My tastes in literature and my opinions about it developed in a series of working class houses headed by my mother, a single mom who worked as a waitress and sometimes the bakery salesperson at Woolworth’s. She exercised absolutely no checks or restrictions on what I read. This doesn’t mean that I spent my time rifling through Playboy nor reading Plato. But the freedom was wonderful, though of course I didn’t realize that at the time as a pre-teen and teen growing up in the ’60s and ’70s in a small city in Newfoundland. I read average stuff which had at least the benefit of helping me develop a habit of reading and a familiarity with and interest in words. Reader’s Digest Condensed Books, Book of the Month Club, the Hardy Boys. But there were much more significant events, too, like my exposure to Nabokov’s Lolita when I was, I think, in my late teens, and had never read or been affected before by a book like that.
The freedom to read also led to efforts at doing my own writing, and that was also encouraged by my mother. She didn’t read or critique anything I wrote, but she bought me a blue manual typewriter and a typing table, thus facilitating anything I might want to type on paper. It still pains me a little today that in the zealous throes of minimalist cleansing about 30 years ago, I donated that typewriter and its carrying case to a thrift shop.
I finished high school and then went to university to study English literature, where my great influence was the great scholar and general man of letters, Patrick O’Flaherty, in whose class I was first introduced to Samuel Johnson. I graduated with a BA(Hons) and gradually lost contact with Patrick, except for an idea about Johnson that I took with me when I headed to grad school for my MA: his contention that Johnson’s Rambler essays were disorganized, which I didn’t agree with at all. That became the main idea I based my thesis on. I reconnected with Patrick several years ago, and even had lunch with him in St. John’s when I was visiting family, and he was still exuberant about Johnson and in addition still also keen to help me with the biography of Johnson that I am writing. (Tragically, Patrick died from drowning three years ago this month.)
At grad school I was studying mostly Johnson, Swift, and textual (and other) bibliography, and though I was young (a mere 20 when I started) and lacked confidence, I enjoyed it pretty thoroughly. I also took a class given by the great literary critic Northrop Frye and his ideas about literature — about it being a structure of words, about offensive literature not being “wrong” but simply what satirists sometimes do, and his grand division in Anatomy of Criticism of essentially all of Western literature into broad categories — all these have continued with me.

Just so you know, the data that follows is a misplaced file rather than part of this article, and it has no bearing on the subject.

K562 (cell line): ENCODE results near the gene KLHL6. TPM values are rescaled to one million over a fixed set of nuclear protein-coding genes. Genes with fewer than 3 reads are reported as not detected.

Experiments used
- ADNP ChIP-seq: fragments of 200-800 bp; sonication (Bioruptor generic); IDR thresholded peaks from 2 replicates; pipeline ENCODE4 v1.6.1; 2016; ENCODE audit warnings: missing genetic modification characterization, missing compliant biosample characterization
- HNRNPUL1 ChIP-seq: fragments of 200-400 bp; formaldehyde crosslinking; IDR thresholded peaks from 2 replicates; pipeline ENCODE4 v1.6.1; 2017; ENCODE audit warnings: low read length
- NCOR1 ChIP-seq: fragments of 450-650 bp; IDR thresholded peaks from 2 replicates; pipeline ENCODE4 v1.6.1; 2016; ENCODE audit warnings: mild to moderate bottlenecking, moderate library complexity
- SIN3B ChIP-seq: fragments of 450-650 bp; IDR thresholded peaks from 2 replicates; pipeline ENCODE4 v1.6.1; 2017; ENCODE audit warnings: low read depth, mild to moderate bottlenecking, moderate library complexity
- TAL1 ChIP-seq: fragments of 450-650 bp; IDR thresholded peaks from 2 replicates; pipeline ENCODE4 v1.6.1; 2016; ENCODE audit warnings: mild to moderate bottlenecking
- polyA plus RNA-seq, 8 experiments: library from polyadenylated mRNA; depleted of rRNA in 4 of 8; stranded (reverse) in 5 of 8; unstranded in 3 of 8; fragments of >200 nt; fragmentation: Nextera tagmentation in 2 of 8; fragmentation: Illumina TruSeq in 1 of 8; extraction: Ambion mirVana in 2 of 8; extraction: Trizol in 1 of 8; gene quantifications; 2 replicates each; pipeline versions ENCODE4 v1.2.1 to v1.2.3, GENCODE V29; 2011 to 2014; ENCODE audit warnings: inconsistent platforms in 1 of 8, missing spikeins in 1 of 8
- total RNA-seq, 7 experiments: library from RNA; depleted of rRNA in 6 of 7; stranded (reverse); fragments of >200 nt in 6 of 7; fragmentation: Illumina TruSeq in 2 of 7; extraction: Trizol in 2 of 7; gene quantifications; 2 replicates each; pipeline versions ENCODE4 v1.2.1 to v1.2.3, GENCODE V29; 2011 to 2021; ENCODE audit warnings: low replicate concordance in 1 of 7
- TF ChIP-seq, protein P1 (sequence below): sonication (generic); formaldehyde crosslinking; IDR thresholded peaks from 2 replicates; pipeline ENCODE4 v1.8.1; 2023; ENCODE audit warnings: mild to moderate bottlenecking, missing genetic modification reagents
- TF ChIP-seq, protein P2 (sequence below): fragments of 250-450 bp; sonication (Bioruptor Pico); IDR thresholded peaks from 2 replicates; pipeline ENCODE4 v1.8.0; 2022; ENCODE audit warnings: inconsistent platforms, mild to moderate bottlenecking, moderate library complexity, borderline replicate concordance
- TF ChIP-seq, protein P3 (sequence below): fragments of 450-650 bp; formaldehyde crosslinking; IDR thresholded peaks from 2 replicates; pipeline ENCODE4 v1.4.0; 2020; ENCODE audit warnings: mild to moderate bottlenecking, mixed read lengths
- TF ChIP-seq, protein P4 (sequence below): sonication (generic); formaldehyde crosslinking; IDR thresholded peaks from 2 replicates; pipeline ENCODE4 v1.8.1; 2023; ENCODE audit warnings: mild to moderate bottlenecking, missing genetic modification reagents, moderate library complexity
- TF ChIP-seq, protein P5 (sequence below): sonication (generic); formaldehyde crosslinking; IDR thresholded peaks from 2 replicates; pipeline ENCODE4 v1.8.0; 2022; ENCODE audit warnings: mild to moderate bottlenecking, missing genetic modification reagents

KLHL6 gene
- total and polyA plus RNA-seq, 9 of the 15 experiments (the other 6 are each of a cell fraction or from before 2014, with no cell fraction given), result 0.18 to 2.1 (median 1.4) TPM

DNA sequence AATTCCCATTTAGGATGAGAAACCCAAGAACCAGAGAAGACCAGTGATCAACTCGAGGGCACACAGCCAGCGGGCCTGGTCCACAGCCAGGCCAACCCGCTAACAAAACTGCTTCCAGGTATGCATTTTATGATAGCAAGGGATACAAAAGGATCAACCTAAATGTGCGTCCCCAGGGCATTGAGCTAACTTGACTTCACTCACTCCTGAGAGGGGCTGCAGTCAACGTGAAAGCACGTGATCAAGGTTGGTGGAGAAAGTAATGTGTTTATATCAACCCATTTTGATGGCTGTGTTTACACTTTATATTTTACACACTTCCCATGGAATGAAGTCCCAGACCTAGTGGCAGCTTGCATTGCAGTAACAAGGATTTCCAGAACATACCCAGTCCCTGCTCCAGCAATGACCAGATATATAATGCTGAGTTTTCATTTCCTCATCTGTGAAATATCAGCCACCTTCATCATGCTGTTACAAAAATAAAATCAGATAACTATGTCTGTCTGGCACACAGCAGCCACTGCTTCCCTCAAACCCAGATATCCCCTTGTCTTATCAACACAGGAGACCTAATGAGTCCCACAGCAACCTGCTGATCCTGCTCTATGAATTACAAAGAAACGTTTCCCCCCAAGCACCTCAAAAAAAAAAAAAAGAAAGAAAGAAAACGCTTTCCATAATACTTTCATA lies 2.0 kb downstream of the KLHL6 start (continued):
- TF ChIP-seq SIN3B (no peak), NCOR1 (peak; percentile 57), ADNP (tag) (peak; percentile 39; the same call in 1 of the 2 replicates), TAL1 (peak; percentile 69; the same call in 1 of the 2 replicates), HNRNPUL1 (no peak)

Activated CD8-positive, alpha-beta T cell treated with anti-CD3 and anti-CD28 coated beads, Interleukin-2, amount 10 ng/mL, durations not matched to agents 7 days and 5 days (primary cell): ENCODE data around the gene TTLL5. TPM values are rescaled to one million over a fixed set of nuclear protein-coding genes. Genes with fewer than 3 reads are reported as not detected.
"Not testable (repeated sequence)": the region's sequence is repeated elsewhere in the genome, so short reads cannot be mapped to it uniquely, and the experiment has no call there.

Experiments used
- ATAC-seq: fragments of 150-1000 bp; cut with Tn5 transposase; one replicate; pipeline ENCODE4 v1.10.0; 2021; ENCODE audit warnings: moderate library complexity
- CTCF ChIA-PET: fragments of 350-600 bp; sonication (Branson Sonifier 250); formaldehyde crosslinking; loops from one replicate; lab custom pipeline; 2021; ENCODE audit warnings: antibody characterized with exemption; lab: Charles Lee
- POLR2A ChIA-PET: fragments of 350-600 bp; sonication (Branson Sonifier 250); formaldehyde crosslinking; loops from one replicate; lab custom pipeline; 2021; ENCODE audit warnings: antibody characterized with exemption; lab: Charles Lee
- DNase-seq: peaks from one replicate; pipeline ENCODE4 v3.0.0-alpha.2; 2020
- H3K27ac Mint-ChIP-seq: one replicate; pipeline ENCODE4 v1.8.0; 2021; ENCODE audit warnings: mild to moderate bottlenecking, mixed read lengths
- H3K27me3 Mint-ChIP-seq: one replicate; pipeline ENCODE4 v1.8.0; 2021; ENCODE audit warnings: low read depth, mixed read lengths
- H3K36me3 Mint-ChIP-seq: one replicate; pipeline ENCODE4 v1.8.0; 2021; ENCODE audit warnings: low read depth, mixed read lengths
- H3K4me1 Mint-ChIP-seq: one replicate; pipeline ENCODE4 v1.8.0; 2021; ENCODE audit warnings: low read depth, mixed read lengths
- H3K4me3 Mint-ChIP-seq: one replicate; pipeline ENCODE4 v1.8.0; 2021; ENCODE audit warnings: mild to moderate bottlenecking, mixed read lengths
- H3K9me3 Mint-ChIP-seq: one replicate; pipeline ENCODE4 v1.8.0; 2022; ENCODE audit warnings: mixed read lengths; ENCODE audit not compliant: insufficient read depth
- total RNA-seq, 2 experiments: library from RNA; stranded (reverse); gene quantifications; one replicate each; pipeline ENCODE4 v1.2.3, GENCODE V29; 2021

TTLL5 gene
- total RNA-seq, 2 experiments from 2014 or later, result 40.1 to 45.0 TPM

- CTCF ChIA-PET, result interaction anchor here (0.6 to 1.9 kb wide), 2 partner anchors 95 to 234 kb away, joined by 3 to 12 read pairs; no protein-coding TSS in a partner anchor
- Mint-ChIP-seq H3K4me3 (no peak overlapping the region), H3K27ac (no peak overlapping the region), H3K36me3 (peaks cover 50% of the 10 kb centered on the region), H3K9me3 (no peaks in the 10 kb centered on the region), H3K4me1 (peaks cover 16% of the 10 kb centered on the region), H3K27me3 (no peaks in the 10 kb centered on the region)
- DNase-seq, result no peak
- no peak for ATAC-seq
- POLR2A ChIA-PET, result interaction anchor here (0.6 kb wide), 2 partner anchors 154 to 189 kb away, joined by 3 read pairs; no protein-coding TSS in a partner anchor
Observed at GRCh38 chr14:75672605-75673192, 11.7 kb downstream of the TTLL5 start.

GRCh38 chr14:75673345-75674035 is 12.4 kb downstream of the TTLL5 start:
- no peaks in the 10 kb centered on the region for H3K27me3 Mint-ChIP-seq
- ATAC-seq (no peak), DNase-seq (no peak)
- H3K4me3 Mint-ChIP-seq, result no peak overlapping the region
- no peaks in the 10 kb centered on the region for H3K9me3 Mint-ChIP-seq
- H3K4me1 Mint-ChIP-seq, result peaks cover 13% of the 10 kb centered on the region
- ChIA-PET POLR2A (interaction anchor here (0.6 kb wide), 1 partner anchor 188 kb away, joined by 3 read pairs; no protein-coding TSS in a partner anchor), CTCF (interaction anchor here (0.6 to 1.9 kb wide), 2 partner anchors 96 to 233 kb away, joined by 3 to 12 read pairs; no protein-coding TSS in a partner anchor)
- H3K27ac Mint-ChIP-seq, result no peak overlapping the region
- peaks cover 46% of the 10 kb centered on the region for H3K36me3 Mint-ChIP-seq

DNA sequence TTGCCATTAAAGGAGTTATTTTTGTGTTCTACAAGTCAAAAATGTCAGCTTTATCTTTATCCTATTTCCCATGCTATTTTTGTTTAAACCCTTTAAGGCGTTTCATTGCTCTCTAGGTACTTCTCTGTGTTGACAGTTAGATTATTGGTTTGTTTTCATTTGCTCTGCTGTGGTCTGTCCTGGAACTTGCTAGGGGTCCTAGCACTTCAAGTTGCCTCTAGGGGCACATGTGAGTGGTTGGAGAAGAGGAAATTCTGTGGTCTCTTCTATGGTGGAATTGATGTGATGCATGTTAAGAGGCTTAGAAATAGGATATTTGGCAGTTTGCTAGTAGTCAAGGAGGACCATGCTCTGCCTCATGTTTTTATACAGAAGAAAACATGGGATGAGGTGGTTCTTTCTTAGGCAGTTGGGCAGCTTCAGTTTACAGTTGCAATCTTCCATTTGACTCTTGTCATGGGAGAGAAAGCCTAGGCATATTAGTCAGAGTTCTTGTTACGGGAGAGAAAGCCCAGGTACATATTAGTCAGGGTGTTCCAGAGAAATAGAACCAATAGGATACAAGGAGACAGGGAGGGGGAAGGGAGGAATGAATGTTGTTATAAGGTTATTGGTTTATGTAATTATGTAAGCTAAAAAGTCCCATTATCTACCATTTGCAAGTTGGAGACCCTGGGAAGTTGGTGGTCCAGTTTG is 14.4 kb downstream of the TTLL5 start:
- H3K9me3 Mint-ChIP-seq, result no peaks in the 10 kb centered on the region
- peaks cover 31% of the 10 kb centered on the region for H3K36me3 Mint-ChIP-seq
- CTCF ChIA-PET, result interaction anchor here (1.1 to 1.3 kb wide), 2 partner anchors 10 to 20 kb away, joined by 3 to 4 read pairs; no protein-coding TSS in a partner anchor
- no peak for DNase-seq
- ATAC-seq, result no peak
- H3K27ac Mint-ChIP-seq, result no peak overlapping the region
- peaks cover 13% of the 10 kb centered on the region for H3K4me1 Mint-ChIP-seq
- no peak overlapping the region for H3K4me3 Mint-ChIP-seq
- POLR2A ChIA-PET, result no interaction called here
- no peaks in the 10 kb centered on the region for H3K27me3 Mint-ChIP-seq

I don’t know whether I have become frozen in time, but the literary ideas of Frye and the writing of Nabokov continue today (when I am a less mere 60) and are probably the greatest influences on what I feel and believe about literature. Frye once said “everybody has a certain number of ideas built in, like eggs in a female,” so maybe it’s natural for any person to fixate or not be able to shake the hold that certain ideas have on them. Though I still feel a bit sheepish when I bring up either writer yet again when I am talking to friends and others about writing.
Ever since I finished my thesis on the Rambler and received my MA nearly 40 years ago now, I have to one or extent or another been studying and reading Johnson and about Johnson. After I finished co-writing a biography of standup comedian Greg Giraldo last year, I had learned enough from that excellent experience to change (or sharpen) the focus of my book about Johnson a bit. I don’t remember my original concept and work on it — which the Giraldo book effectively put a “pause” on for about four years — but now I see it pretty clearly. It was never to be a scholarly biography but now I’ve gone even further away from that and am even more intent on producing a very “user-friendly” biography of Johnson, solidly based in others’ scholarship, but thinking even more about the general reader — both the one who knows about Johnson a bit, and the one who has to be convinced that a bio of a writer who lived three centuries ago is worth reading at all. I had an exchange with two folks on Twitter last week who were talking about the difference between a thesis and a book. Kristen Alexander said that “a thesis proves how clever you are to a few equally clever readers & a book entertains/informs a non-specialist reader.” Katie Barclay’s variant was that “a thesis is an exam where you have to show your working, but with a book we trust you’ve done the work so you can contentrate on the narrative.” I tweeted back that both of their takes reflect what I am trying to do with My Sam Johnson.